“It’s just, well as long as I’m an outlaw anyways… maybe I can do somethin’… maybe I can just find out somethin’, just scrounge around and maybe find out what it is that’s wrong and see if they ain’t somethin’ that can be done about it. I ain’t thought it out all clear, Ma.”
Words matter. Someone gave the president a masterfully intricate, hand-crafted collection of the best words available, all intended to promote a fallacy of relevance: argumentum ad baculum, or the “might makes right” fallacy. And just like that, Donald’s words shouldn’t matter — but they still do, because he’s POTUS.
Yes, it’s ironic that Donald Trump chose a “fallacy of relevance” to defend his failing presidency, but the consequences could be catastrophic. If you go look, you’ll see that pretty much every knife in Donald’s drawer is a fallacy of relevance, including the genetic fallacy, ad hominem, ad populum, or ad misericordiam (literally an “argument from pity”). Poor Donald. This job is HARD.
There is nothing new or particularly surprising here — conservatives have always responded to the “strict father” (do as I say) model of governance. ‘I don’t care if you love me or not, there are rules in my house. I’m sorry your brothers just opened up a six inch laceration across your scalp — it was an accident — now say you love them. We’re a family. Say it.’
Wait, what? You didn’t hear that? Well, the transcript is available for the media, pundits and others to discuss ad nauseum; I’ve done many a deep-dive into the language deployed to destabilize our democracy. But yeah — this speech was designed to put Charlottesville in the rear view mirror. ‘Families squabble. Get over it and get past it, because the men and women sitting in front of me might just lose a limb or their lives if you don’t.’ Seriously — it’s all there if you just look.
As I was scanning through the transcript this morning however, feeling my pulse quicken and blood pressure rise, it occurred to me that each paragraph was laden with intent; the entire transcript a play in three acts. Act 1: Unity of purpose; rally ‘round the flag, boys! Do it for mom. Act 2: A gathering storm; we can no longer ignore threats. Act 3: WAR.
For every conservative you know who wants to crow about how “tough” we’re finally getting, now that Trump’s in command, remember this line: “I was given a bad and very complex hand.” Or, perhaps, “No one denies that we have inherited a challenging and troubling situation.” I like this one: “Your lips are moving and you’re complaining about something. That’s whinging. This one’s been killed six times. You don’t hear him whinging about it.” — The Hound, GoT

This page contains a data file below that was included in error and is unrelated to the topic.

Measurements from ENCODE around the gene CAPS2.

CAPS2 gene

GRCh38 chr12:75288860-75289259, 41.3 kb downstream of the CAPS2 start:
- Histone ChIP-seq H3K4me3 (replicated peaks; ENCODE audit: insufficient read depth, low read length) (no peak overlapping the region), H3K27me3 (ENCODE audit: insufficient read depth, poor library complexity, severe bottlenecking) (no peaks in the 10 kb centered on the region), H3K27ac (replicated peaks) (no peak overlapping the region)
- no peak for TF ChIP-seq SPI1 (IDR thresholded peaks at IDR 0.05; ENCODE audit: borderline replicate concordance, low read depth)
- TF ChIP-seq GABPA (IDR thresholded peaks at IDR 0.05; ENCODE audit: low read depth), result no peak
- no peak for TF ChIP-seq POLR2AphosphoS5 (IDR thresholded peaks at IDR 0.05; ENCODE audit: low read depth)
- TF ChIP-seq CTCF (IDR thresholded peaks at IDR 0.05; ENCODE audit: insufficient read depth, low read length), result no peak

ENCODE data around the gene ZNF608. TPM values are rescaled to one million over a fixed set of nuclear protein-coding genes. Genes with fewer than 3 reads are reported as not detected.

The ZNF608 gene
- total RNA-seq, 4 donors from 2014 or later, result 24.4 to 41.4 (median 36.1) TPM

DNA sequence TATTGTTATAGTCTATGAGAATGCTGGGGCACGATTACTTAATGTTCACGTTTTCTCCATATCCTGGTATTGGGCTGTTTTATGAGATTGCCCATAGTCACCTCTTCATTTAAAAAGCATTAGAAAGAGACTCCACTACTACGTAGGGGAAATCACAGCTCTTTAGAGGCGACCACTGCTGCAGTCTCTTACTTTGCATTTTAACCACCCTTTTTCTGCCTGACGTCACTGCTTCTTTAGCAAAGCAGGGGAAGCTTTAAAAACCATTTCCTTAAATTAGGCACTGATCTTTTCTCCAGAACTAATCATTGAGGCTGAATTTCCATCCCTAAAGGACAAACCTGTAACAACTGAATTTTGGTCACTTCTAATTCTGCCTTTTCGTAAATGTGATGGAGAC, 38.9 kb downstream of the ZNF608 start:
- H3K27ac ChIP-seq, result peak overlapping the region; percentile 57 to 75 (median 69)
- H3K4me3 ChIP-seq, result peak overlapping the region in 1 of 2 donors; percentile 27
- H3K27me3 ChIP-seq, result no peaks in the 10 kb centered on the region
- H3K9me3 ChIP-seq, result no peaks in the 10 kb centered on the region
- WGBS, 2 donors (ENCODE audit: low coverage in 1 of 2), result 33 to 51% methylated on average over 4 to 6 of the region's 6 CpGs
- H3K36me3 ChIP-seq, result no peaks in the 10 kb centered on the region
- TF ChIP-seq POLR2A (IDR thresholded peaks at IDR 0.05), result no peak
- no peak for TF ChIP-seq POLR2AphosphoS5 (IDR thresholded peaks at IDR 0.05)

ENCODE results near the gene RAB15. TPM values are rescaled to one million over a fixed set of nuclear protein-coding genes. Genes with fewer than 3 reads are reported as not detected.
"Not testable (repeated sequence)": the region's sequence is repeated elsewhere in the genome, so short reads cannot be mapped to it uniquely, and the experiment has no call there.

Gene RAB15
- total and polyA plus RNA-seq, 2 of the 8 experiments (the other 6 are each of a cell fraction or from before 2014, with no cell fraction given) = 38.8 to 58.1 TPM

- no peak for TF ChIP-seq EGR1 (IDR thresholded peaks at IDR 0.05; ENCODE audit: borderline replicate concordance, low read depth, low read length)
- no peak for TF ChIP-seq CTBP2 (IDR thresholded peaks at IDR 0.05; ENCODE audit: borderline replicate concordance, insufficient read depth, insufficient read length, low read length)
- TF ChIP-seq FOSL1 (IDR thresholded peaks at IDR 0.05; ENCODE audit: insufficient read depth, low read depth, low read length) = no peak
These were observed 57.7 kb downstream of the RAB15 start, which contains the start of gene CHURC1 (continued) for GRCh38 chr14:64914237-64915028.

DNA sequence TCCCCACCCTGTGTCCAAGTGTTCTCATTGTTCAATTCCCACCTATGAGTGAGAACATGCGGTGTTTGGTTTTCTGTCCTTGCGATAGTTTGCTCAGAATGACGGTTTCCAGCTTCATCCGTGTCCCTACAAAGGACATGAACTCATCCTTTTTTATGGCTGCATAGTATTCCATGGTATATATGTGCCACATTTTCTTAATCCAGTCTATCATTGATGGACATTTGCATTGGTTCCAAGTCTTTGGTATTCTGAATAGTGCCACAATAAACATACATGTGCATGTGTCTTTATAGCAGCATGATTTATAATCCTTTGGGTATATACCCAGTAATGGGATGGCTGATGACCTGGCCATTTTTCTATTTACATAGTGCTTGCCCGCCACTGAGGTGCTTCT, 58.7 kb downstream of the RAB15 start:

Stand back from the words, and the circular reasoning of Trump’s speech should be laughable. He’s POTUS, though, so nobody’s laughing. And yes, he declared war on Pakistan. Spin, cons, spin — and re-explain to me like I’m in 3rd grade the powers granted the Executive to combat terrorism. War is coming to Pakistan — get used to the idea. Call it something else if you need to shelter Mr. and Mrs. Middle America from the sure and certain knowledge that we’re about to incinerate entire villages, “like the world has never seen before.”
An appeal to force (might makes right) is usually only deployed as a last resort. The evidence is clear here: Russia spent nine years in the mountains and has nothing to show for it; we’ve been there since 9/11 — 17 years and counting (we’ve always been a bit slow to learn our lessons). The guys that do this for a living only have one way: forward. They’ve trained hard to do a job and ‘ooo-rah’ — they want to get them some right about now. ‘Enough with the kid stuff — enough with that video arcade, remote-controlled and sanitized for your protection bullshit. “Those people” are our enemies and we’re going to kill them all.’
And then there’s the other half of the squad. Equally committed to successfully completing the mission, but who also understand that while the job they took on “demands loyalty to one another,” suggesting their sacrifice means “love for America requires love for all of its people” is ludicrous. The founding fathers fought bitterly and disagreed on many issues; this country was literally forged in compromise. Blind allegiance is what ISIS or Al Qaeda demands — it shouldn’t be given to Donald Trump.
The problem Trump wants to move past is one of loyalty. The issue he really can’t grapple with publicly is ALL about honor. Those “beautiful statues” and “history” he can’t stop tweeting about represent the antithesis of unity. The engine of the southern economy (slavery) was under siege, and the “heritage” of keeping black folks in chains tore a nation in two.
When Team Trump talks about the “good history” the “alt-left” is trying to erase, they want to forget their boss said, “laziness is a trait in blacks.” Trump didn’t deny saying that — until he did later. Words matter — unless they’re coming out of the president’s mouth. It’s time for the people to be heard. Recess will be over before you know it. So put on your thinking caps and sharpen your pencils.
It’s been a long time coming, but I’ve got my traveling boots on — it’s about damned time Mr. Joad goes to Washington. When’s the rally, kids?